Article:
Q&A With Bedford Junior High School

Have I ever told you that teaching is one of my all-time favorite things I’ve ever done? Now, don’t get me wrong. Teaching middle school and high school is not all candy canes and lollipops. There was a whole lot of “Hey, I really don’t wanna wake up at 5:15 and haul my butt to a classroom with bleary-eyed teenagers while we review the underpinnings of benevolence in Romeo and Juliet.”

There was some of that.

But mostly, there was a lot of love. I loved the subjects I taught - English, Reading and of course, Creative Writing. (I once taught sex education to 7th graders, which is an entirely different spectrum of teaching, and we won’t go into that.) But though I loved the subjects I was lucky enough to teach, I mostly loved the kids. I just really enjoyed talking to teenagers on a daily basis and hearing whatever brilliant or annoying or smart-mouthed or incredibly wise things they had to say.

So, when I get the chance to do a Q&A with a group of kids over Skype? I’m all in with both feet.

Bedford Junior High teachers Connie Matlow and Lauren DePorre coach a group of writing students, and assistant principal Heather Johnson asked me if I’d be willing to chat with them. I maintained my composure as I’m prone to do.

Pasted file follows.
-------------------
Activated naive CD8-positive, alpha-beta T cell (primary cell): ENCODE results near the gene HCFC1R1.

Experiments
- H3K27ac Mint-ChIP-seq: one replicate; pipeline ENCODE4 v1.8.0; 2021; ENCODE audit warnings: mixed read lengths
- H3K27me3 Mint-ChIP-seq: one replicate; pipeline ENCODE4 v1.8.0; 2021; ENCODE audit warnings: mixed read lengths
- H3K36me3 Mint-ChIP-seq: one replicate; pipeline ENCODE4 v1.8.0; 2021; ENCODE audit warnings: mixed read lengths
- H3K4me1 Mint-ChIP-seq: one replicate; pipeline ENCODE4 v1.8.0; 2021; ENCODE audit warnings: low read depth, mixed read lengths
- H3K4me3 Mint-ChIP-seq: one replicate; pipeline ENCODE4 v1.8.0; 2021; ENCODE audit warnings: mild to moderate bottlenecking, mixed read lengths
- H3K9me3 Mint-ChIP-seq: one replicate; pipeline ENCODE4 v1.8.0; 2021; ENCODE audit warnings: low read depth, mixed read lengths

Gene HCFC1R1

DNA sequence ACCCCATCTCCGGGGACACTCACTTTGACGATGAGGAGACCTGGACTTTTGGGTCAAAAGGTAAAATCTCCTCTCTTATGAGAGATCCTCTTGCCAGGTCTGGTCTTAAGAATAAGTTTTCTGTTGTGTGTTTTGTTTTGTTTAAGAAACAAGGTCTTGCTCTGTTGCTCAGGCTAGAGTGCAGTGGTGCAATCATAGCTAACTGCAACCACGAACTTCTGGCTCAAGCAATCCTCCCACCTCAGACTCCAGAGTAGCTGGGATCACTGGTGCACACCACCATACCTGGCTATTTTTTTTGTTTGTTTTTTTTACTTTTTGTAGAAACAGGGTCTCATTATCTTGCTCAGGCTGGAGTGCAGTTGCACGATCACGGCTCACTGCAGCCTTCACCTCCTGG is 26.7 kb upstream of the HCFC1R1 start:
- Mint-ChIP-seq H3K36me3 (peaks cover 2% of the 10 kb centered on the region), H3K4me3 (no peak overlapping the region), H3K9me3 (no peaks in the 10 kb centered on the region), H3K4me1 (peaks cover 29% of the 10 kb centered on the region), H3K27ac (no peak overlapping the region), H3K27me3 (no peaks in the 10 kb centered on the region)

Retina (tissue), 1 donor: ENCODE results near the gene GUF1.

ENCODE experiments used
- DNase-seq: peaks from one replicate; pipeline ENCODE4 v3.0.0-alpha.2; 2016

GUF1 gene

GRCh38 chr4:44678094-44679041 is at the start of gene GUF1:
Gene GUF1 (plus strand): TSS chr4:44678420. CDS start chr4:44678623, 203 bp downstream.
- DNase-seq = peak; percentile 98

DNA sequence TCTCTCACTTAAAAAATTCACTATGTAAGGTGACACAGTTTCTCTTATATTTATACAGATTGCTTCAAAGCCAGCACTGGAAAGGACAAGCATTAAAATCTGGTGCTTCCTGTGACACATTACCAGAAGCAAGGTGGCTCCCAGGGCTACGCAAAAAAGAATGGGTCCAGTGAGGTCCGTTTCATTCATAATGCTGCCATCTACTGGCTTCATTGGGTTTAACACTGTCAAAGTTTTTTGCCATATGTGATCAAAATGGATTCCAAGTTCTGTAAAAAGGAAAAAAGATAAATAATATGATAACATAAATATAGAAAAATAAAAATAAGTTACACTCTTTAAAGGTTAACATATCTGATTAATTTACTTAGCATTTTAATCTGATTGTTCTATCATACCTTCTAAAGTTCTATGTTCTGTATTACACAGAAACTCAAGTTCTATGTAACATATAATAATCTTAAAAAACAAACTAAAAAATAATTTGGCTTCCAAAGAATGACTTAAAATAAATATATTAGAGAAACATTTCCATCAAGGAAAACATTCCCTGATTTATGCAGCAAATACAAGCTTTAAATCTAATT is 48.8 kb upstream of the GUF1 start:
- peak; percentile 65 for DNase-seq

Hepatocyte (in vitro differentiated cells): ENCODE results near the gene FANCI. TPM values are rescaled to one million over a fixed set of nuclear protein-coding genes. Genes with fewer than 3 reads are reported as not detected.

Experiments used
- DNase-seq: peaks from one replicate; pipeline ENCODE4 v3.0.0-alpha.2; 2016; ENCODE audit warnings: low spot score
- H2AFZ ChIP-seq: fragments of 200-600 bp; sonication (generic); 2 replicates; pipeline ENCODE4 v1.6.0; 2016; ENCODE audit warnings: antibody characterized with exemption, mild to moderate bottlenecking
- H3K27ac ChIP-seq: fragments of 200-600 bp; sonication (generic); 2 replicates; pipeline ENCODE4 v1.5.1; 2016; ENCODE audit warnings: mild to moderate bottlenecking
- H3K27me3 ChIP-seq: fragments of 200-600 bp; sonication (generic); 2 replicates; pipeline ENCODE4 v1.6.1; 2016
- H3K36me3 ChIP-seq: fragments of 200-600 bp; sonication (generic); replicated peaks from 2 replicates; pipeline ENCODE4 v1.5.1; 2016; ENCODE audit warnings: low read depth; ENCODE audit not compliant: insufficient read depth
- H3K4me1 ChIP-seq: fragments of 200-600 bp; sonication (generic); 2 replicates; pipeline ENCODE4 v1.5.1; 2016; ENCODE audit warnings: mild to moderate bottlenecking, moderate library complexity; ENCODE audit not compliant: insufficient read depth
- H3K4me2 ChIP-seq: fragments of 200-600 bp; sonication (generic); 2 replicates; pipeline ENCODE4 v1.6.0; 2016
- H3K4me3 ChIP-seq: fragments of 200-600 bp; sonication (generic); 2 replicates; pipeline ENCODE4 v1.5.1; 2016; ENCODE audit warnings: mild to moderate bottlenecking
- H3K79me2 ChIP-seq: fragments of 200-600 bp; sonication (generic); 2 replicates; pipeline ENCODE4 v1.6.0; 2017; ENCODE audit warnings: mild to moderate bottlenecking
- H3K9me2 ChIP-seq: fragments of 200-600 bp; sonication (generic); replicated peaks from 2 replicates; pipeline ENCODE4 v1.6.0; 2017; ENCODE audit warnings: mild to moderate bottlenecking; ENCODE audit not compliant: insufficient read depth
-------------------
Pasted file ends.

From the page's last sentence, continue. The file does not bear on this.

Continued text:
Actual proposal:

Ms. Johnson: “Would you be interested in doing a Q&A session with a group of student writers?”

Me: “I WOULD LOVE TO ARE YOU SERIOUS WHEN CAN WE GET THIS SET UP OMG”

Her: “Perfect. I’ll let Connie and Lauren know you’re availa…”

Me: “YES I AM AVAILABLE THIS IS GOING TO BE AMAZING WOOOOO”

Her: “So, does May 30th work?”

Me: “YISSSSSSSSSSS”

Her:

Me: *ahem* "Yes, yes it does.”

We Skyped one late, sunny morning in May, and the kids asked brilliant questions: “What sorts of tropes should I avoid when I write fantasy?” “How long did it take you to actually write GRAVEMAIDENS?” and “What’s the most difficult thing you’ve experienced in the process of publishing a book?” among others. I waded into a bit of my writing process and chatted about having a growth mindset and not just persistence.

The bottom line? I’m pretty sure it benefited me more than the kids, and I’m down to do it again whenever. I miss the kids I used to teach every day. This group reminded me of the passion young people can bring to an event, and I strongly suspect we’re going to get some great stories out of that classroom.

Bedford

Hey Bedford parents! If you’re interested in grabbing a copy of GRAVEMAIDENS, my YA fantasy (the kids heard all about it), you can preorder a signed, personalized copy, here!